When you need to hire additional staff, secure funding for new business or an additional location, or develop a new product or service, you need money. If your cash position is strong enough, you may be able to fund it yourself from business proceeds. Or you might seek a traditional bank loan, but big banks only approve about one-fifth of small-business loan requests.
There are other places to find funding, including:
- Partner/investor. If you’re open to selling off some equity, you can offer ownership in exchange for capital. Bringing on a partner brings additional funds and in many cases expertise that can help you sustain or grow your business. This decision may change the legal form of your business, so check with your attorney for a full understanding of what’s required.
- Direct public offering (DPO). With a DPO, you sell shares directly to customers, supporters and anyone else who wants to buy, although some states limit investment only to people within the state in which you operate. This option is less cash-intensive (about $25,000 by some estimates), but does have strict eligibility requirements. A DPO makes the most sense for owners trying to raise $500,000 to $5 million. It can be time-consuming for the owner. Although you don’t need an investment banker, per se, you might want to use one -- and you definitely need an attorney who specializes in this kind of transaction, as there are several types. Fun fact: Ben & Jerry’s started with a DPO.
- Initial public offering (IPO). If you’re looking to raise more than $5 million, consider an IPO and sell shares on a stock exchange to “qualified” buyers. This option is expensive (by some estimates as much as $1 million) and complicated. IPO’s are heavily regulated and dramatically change the way you do business. Doing an IPO requires the services of an investment banker and an attorney.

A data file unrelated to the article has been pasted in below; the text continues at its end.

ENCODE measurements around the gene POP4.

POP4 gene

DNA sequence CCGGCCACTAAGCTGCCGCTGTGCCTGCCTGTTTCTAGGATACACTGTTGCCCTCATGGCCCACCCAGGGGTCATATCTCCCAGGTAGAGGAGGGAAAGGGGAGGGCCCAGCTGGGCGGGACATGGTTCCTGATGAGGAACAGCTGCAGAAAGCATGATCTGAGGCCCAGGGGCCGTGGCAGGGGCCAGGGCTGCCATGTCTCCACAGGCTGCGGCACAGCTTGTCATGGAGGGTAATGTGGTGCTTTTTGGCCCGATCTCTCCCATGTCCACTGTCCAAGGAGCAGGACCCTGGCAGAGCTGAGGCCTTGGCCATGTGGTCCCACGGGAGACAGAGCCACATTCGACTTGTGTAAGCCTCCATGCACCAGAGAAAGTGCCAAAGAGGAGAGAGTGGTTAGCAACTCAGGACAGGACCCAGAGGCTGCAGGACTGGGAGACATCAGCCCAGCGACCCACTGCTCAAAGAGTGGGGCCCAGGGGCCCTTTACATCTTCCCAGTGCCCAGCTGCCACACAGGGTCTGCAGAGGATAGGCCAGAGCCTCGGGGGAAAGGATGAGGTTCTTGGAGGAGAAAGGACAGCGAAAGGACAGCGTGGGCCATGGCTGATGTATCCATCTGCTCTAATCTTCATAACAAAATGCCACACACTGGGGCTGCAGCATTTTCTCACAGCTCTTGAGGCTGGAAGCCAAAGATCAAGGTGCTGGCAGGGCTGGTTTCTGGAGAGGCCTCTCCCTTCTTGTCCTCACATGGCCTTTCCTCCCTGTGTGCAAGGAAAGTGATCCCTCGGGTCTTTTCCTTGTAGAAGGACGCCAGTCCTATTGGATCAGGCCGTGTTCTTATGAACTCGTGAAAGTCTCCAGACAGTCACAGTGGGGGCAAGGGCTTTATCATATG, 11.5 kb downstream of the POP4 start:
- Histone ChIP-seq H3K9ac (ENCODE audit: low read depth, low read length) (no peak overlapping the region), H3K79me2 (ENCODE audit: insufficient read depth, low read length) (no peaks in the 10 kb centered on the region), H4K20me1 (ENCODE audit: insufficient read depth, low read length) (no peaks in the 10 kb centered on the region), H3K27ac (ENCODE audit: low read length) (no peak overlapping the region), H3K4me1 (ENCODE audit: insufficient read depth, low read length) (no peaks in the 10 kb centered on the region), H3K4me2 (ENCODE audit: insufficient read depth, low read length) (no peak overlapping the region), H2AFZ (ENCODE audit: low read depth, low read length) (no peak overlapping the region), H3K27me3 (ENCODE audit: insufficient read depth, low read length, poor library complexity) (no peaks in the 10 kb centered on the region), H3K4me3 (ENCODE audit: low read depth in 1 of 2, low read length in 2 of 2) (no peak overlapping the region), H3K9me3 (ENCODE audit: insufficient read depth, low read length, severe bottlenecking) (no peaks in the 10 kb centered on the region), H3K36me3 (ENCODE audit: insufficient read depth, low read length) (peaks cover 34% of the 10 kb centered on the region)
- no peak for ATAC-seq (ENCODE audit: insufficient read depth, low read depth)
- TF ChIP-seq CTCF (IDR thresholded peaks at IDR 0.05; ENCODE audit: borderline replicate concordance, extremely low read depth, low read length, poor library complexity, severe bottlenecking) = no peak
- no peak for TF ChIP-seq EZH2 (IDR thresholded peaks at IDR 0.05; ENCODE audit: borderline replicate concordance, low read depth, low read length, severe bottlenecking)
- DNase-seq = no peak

- Crowdfunding. This popular, user-friendly investment vehicle leverages social media and digital technology to enable people anywhere to invest in your campaign. An estimated $5.1 billion was raised online in 2013, according to the Crowdfunding Industry Report. With rewards-based crowdfunding, people “invest” in exchange for products or activities, but they aren’t shareholders. By contrast, equity or investment crowdfunding, investors actually buy equity or debt ownership stakes.
- Alternative lending. Online alternative lenders typically charge higher interest rates (8% to 24%), but they’re less onerous than merchant cash advances. They usually require business assets or a personal guarantee as collateral. According to data from Biz2Credit, alternative lenders approved about 64% of loan requests from small businesses.
There are two other ways to get funding, but they are drastic and not widely recommended except in extreme circumstances. Many small-business owners consider using credit cards or lines of credit for financing, but that can be expensive and unwise. Another option is a merchant cash advance from a nonbank lender who advances cash against a percentage of future sales, usually between 10% and 25%. This option is costly and is most often used by business owners whose cash flow prevents them from keeping to a regular payment schedule. It’s widely considered the least desirable option. Before choosing credit or cash advance, check with your banker and CPA.
There are few more important responsibilities than properly funding your business for sustainability and growth. Explore the options with your professional services advisers -- banker, accountant and attorney -- to make the best decision for you and your business.
This information is not intended as a substitute for professional legal, financial, tax or accounting consultation; we provide it “as is” without any representations or warranties, express or implied. There are strict state and federal laws and regulations pertaining to raising and utilizing funding. Always consult financial, legal and accounting professionals when you have specific questions about any business matter of this kind.